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Working with Children

So far, I have directed three short documentaries for DADAA's the Lost Generation Project and apart from some minor technical hitches, everything is going really well. The sound and images are great and the personalities of our talent is coming over well. I'm lucky to be working with such fascinating characters - disabilities aside.

This week we start editing the films and, while that is happening, I'm hoping to get the odd pick-up. We've already happily picked up a couple of shots which didn't work out in the original shoot - but we may have to get more in editing. Luckily all our subjects are in the one location, so it's pretty easy to run off and get a shot of someone while shooting someone else.

Being filmed for the entire day - with a camera right up your nose - is irksome to say the least and already patiences have been tried and tested. I have asked the producer if we can shoot two films over two consecutive days - with each subject being shot in two half days.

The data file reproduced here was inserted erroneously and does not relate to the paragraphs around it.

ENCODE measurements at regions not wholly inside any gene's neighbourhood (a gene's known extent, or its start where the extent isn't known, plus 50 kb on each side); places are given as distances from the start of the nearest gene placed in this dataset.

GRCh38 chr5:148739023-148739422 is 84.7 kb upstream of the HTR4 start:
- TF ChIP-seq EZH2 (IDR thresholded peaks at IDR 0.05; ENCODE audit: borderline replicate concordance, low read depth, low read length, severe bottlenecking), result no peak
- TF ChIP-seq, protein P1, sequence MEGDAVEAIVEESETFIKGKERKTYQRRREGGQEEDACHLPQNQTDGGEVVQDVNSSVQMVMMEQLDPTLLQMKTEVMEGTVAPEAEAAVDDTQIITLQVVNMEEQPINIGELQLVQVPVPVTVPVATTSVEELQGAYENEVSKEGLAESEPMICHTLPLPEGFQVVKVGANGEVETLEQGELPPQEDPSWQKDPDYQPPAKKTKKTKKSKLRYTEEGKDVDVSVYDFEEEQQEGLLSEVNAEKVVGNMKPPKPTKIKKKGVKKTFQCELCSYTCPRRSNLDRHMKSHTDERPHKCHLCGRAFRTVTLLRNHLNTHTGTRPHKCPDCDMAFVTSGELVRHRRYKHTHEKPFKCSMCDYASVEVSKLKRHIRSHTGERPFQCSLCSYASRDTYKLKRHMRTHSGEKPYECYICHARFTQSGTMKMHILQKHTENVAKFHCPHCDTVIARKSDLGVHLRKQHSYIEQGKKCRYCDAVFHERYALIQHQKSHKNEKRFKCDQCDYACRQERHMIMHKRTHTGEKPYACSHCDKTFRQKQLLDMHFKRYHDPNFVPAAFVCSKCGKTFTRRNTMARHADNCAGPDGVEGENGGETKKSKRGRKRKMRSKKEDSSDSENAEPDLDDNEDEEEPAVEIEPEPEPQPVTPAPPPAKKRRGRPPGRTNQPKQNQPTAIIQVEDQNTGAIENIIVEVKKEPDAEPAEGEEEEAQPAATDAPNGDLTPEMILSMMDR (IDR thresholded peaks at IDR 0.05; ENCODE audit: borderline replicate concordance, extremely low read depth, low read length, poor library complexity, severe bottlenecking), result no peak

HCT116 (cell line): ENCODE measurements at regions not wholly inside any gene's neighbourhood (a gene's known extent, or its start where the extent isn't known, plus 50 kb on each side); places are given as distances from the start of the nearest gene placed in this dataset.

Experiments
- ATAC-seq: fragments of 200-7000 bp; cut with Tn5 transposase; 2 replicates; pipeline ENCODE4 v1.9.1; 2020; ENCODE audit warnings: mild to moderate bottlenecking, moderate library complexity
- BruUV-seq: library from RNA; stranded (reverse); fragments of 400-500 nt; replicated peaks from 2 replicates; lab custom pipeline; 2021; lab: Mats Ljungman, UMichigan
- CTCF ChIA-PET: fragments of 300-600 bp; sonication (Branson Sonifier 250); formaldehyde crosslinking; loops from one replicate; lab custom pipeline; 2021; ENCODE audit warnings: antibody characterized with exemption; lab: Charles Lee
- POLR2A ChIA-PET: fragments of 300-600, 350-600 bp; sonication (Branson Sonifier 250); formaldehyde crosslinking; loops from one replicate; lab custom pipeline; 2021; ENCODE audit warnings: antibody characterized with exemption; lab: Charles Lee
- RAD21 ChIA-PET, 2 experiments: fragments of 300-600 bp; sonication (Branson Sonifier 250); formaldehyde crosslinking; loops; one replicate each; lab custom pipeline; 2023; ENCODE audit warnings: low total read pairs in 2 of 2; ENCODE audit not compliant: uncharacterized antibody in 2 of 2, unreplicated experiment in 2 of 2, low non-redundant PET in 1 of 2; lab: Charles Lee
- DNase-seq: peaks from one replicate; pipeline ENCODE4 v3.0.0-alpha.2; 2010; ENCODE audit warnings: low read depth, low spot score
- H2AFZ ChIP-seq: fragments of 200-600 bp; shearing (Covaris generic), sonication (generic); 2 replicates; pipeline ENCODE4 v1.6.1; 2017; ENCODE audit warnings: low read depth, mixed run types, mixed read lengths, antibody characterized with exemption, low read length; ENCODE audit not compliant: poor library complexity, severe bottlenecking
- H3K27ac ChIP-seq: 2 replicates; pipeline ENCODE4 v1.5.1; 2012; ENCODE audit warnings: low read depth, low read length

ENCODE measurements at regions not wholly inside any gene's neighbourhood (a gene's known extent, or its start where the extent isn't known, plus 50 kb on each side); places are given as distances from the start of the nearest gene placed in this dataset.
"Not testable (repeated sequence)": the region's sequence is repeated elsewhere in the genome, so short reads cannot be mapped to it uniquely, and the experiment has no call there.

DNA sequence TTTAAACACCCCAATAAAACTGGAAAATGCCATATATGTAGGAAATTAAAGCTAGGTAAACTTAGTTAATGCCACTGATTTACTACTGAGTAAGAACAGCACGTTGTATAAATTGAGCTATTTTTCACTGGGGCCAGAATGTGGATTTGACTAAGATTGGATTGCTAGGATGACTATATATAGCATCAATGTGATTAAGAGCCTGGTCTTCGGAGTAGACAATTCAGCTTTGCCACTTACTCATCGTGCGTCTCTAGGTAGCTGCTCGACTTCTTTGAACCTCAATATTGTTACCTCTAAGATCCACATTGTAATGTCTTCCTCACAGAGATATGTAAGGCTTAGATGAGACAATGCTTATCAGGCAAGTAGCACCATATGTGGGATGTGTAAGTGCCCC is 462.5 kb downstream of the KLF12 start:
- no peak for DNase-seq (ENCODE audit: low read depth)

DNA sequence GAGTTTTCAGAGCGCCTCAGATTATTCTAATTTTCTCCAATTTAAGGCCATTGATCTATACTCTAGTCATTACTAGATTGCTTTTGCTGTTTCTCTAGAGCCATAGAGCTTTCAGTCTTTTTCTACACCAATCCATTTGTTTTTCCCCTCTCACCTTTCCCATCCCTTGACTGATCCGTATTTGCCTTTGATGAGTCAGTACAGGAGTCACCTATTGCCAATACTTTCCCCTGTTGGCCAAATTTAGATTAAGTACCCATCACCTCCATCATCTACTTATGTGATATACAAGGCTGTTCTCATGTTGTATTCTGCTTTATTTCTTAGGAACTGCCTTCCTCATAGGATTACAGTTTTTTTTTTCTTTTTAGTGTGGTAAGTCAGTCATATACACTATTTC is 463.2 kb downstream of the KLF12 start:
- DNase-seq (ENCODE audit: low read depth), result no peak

The closest experience I've had to working with the mentally disabled and disadvantaged was my experience teaching at Filmbites where I was working with children. They lasted about half a day, too. Eight hours is a long time for anyone put under the microscope.

It is curious to know that there is a law which governs filming minors. Kids under the age of twelve are limited to 4 working hours due to wavering attention spans, moods and tolerances. I'd say the same goes with the Lost Generation people...

Comments

Peta said…
Hi Edwin,

NED12 student here... Interesting point about the 'minors' law. I have no idea, but I would guess it would have something to do with the types of stuff the kids are doing in the films...

I heard a funny story the other day about an amateur photographer who was taking photos of anything and everything. He had taken some photos of kids at night and was arrested by the police for it! They thought he was some kind of perve... Poor guy.

:) Peta

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